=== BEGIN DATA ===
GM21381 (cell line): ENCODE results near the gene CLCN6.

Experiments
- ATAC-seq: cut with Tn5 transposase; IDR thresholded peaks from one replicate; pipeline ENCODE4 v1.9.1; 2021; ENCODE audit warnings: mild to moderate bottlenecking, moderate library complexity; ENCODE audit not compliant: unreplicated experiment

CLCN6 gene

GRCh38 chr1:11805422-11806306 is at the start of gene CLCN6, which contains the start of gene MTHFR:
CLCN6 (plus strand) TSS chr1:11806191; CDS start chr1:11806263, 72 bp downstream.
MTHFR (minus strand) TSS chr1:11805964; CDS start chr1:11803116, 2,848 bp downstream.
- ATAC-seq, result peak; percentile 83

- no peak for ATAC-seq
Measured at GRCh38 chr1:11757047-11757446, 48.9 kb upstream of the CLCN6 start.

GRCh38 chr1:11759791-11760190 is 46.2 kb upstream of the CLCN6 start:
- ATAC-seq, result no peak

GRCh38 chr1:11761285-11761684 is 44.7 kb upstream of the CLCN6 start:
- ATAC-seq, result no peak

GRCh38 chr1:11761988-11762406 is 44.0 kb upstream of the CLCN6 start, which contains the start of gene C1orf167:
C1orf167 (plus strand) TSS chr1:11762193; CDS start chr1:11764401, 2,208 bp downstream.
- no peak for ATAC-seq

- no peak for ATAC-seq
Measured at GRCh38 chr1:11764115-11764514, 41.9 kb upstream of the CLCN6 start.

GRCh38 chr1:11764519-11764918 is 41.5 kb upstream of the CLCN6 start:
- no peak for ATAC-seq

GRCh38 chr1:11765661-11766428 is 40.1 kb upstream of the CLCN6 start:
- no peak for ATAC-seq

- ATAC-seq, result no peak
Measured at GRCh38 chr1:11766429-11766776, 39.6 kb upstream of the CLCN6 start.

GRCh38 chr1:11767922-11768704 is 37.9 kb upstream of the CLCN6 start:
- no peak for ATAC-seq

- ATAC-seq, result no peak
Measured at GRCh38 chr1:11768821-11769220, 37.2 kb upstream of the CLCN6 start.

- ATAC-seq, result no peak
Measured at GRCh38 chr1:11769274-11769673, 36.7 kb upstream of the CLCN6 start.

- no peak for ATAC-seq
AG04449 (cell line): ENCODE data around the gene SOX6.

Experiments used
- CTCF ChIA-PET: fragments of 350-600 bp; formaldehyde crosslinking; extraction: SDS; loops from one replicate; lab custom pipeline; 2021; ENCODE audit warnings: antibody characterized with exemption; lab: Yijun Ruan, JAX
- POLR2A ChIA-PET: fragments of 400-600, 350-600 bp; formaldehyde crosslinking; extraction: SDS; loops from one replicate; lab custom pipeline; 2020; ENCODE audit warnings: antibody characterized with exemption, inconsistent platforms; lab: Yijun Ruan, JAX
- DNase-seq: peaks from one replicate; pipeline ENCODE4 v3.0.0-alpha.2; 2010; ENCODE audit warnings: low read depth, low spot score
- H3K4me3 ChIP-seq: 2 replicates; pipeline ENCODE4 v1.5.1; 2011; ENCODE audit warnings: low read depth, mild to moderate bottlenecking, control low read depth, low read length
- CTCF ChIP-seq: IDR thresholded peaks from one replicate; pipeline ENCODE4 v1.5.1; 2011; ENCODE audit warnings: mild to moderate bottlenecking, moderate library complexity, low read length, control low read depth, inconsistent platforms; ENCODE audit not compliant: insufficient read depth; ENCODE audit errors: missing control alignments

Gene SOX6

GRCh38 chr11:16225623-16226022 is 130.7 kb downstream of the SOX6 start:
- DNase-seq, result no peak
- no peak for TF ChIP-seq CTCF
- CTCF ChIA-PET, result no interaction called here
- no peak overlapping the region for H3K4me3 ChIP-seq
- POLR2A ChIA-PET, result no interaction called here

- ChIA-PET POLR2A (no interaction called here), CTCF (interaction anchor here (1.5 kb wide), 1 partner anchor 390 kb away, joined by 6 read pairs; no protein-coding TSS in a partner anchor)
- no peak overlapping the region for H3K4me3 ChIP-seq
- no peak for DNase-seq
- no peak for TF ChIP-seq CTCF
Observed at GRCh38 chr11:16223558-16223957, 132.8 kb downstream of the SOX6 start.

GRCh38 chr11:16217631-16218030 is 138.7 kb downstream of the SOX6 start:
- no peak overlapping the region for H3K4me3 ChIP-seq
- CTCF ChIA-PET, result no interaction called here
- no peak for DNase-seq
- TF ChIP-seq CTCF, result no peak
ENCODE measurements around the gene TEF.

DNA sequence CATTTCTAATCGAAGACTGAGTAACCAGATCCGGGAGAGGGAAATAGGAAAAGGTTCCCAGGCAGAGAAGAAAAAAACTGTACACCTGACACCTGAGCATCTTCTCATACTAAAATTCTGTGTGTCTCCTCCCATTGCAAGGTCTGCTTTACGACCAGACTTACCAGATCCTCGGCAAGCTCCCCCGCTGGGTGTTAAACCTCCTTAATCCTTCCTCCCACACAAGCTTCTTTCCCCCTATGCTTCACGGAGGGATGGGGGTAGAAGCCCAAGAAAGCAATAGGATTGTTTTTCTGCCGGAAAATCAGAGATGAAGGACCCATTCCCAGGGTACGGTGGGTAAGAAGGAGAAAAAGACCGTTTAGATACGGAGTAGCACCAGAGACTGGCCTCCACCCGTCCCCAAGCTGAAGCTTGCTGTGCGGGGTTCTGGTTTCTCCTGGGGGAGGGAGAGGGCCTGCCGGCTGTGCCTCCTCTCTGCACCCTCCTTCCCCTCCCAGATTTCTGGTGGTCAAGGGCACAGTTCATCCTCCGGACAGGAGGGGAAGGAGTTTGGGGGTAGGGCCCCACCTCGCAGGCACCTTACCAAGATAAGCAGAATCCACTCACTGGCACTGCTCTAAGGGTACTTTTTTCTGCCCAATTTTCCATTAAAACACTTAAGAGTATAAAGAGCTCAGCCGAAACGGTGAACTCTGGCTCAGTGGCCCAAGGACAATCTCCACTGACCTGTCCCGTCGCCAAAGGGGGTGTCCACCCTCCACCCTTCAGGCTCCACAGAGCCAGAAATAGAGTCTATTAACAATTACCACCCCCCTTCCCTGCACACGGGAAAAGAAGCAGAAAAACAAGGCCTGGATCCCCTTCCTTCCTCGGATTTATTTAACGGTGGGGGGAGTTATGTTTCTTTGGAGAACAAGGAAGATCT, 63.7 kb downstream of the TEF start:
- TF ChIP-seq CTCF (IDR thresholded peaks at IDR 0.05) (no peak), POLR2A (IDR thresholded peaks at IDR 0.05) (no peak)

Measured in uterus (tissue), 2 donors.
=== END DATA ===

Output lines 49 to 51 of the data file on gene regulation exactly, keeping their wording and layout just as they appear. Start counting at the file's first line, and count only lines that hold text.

- no peak for DNase-seq
- no peak for TF ChIP-seq CTCF
Observed at GRCh38 chr11:16223558-16223957, 132.8 kb downstream of the SOX6 start.